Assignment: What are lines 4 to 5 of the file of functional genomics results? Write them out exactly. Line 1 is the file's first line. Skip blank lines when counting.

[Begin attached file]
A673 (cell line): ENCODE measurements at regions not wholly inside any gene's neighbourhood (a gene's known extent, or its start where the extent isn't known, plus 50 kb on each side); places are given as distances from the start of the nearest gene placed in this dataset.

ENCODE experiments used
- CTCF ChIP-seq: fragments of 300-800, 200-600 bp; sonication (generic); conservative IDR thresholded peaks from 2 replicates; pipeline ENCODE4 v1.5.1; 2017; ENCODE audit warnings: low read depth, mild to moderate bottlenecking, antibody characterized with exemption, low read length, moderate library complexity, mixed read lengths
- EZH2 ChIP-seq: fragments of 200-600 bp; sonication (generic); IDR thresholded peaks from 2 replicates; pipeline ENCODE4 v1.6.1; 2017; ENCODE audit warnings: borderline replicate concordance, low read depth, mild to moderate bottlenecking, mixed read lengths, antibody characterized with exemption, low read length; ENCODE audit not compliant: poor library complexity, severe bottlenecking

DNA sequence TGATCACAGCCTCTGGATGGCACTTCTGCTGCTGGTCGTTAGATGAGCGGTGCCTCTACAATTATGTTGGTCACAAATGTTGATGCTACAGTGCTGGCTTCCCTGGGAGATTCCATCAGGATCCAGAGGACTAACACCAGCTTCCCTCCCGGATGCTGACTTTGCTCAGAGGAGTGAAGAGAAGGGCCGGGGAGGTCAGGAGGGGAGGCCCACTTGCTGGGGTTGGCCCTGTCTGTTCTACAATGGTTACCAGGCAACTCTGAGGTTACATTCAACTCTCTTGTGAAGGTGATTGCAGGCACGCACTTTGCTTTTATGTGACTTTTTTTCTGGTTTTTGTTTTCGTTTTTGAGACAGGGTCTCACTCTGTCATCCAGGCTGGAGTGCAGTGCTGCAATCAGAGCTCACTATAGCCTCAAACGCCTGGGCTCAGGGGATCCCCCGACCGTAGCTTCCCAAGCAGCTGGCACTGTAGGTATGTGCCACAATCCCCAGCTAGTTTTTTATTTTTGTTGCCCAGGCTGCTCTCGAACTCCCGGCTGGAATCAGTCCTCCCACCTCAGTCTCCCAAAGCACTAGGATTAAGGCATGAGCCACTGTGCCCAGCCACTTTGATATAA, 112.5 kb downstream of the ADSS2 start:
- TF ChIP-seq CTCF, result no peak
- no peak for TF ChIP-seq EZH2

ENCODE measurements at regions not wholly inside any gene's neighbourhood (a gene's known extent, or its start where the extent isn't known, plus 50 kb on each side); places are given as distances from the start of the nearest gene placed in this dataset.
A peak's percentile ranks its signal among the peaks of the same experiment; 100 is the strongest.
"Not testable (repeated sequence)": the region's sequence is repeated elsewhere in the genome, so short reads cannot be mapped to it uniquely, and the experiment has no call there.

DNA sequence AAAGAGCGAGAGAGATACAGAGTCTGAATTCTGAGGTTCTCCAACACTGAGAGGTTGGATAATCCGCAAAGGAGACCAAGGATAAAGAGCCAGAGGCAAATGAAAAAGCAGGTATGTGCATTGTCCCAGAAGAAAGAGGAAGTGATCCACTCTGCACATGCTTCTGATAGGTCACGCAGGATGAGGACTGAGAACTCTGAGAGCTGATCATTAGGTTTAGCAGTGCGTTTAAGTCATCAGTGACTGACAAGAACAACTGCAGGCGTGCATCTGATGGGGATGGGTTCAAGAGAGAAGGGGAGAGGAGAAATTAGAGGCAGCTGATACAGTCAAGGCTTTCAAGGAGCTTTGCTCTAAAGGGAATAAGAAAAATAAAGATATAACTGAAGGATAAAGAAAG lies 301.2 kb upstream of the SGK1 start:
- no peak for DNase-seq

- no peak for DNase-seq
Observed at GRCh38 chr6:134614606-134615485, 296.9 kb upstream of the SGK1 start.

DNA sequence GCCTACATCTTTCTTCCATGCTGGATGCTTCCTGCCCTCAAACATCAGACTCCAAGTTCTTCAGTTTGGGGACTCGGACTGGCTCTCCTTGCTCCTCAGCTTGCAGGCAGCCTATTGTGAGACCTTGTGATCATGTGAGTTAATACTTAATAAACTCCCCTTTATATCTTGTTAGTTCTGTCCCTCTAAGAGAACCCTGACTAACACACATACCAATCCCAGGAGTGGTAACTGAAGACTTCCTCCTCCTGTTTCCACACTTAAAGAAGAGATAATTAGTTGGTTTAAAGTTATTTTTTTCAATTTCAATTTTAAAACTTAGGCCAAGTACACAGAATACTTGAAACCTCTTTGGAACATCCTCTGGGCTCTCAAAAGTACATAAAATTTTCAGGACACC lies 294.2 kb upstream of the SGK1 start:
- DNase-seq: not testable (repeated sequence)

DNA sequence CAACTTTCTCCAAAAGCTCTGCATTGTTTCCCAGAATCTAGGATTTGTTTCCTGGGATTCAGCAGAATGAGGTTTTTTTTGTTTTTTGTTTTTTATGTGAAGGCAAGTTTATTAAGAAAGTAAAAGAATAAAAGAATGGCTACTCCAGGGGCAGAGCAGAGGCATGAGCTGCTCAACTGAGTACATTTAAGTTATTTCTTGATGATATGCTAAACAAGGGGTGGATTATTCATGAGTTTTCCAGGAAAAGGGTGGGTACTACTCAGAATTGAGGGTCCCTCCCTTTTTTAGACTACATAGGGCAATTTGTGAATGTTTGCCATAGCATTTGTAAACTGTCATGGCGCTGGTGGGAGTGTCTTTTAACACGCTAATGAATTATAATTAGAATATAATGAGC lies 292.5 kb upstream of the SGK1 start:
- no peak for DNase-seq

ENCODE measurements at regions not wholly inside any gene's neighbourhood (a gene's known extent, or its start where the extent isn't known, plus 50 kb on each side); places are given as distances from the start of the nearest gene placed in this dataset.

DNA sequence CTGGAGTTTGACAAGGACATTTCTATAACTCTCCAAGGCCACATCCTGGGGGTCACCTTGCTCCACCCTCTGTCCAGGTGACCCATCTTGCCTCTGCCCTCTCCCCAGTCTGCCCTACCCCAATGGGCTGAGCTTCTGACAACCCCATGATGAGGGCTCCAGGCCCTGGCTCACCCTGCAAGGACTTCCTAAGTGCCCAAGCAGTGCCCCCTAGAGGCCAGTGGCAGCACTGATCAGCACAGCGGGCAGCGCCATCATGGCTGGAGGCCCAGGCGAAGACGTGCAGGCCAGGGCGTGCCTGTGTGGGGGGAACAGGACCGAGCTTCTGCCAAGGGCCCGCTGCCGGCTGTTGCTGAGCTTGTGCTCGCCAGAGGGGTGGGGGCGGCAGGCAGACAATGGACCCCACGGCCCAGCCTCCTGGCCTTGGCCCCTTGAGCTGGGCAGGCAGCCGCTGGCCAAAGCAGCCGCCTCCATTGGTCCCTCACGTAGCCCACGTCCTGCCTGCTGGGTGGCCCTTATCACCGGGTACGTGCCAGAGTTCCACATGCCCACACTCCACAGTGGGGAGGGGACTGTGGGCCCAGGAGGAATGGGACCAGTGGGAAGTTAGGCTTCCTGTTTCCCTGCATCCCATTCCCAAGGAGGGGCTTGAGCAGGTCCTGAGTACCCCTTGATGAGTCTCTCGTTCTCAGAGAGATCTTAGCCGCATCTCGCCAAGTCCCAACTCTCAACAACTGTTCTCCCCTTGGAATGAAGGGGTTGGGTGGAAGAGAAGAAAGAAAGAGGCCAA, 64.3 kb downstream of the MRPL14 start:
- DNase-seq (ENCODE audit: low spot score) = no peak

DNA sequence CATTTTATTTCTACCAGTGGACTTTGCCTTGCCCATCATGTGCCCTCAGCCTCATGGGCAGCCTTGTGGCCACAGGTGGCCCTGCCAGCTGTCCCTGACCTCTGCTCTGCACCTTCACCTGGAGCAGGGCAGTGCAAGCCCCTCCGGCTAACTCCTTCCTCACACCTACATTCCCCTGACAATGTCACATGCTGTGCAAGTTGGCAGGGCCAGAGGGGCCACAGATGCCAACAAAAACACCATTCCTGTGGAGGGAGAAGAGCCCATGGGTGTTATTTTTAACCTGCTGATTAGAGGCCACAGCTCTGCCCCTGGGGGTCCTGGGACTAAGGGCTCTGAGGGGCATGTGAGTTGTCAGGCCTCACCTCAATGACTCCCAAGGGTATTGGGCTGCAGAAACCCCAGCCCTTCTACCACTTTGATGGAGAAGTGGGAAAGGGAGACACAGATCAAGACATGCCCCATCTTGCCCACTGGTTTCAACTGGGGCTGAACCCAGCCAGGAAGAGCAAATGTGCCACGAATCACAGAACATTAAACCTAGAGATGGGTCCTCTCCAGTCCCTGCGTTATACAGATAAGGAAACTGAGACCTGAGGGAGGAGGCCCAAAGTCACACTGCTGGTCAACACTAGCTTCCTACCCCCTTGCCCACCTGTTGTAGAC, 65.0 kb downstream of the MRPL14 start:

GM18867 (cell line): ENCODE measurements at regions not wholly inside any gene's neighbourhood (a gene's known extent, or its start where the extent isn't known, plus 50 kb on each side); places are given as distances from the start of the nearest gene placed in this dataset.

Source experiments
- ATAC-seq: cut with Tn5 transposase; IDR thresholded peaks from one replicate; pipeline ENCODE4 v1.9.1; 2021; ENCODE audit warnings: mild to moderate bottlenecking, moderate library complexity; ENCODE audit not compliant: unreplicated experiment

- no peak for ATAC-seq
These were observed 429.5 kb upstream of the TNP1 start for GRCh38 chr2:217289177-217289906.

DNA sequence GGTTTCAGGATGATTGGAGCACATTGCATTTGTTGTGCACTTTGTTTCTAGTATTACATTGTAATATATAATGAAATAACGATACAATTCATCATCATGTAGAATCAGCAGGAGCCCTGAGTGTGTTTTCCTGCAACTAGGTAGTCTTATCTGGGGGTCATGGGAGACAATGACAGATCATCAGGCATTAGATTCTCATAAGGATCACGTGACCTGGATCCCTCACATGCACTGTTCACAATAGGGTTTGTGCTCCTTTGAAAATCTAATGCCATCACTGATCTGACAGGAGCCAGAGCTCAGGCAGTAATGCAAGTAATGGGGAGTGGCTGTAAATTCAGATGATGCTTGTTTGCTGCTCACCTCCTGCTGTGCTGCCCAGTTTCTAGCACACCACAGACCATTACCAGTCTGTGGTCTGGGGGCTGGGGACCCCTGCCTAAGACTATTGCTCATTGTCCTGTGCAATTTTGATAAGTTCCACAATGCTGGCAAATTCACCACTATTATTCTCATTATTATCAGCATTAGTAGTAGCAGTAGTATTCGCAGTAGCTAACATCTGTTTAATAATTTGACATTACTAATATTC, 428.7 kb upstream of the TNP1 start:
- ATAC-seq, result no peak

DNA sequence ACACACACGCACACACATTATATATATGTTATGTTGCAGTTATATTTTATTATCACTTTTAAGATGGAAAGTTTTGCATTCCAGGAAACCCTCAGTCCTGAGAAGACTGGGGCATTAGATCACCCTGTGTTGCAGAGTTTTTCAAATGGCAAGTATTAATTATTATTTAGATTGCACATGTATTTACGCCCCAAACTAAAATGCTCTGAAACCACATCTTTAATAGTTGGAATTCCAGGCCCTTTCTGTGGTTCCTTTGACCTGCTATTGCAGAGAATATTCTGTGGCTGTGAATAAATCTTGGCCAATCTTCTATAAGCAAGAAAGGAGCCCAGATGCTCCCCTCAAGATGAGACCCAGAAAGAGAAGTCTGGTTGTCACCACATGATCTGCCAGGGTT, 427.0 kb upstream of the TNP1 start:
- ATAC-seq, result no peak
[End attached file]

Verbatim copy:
- EZH2 ChIP-seq: fragments of 200-600 bp; sonication (generic); IDR thresholded peaks from 2 replicates; pipeline ENCODE4 v1.6.1; 2017; ENCODE audit warnings: borderline replicate concordance, low read depth, mild to moderate bottlenecking, mixed read lengths, antibody characterized with exemption, low read length; ENCODE audit not compliant: poor library complexity, severe bottlenecking

DNA sequence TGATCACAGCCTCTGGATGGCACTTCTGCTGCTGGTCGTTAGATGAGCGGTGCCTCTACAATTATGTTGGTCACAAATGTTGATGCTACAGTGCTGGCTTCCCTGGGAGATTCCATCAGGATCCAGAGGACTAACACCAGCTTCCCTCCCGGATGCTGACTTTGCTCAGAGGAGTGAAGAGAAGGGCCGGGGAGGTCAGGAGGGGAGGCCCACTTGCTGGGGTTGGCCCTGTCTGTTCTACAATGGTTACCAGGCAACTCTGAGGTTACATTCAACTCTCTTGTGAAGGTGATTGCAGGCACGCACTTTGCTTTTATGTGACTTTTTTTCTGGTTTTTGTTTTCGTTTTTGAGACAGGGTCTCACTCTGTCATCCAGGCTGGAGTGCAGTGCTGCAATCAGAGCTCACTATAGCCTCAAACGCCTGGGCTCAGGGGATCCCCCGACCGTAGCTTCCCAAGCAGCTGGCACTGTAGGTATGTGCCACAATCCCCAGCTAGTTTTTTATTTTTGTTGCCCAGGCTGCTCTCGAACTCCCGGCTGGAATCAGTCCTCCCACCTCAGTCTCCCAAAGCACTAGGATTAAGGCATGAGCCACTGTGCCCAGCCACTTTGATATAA, 112.5 kb downstream of the ADSS2 start: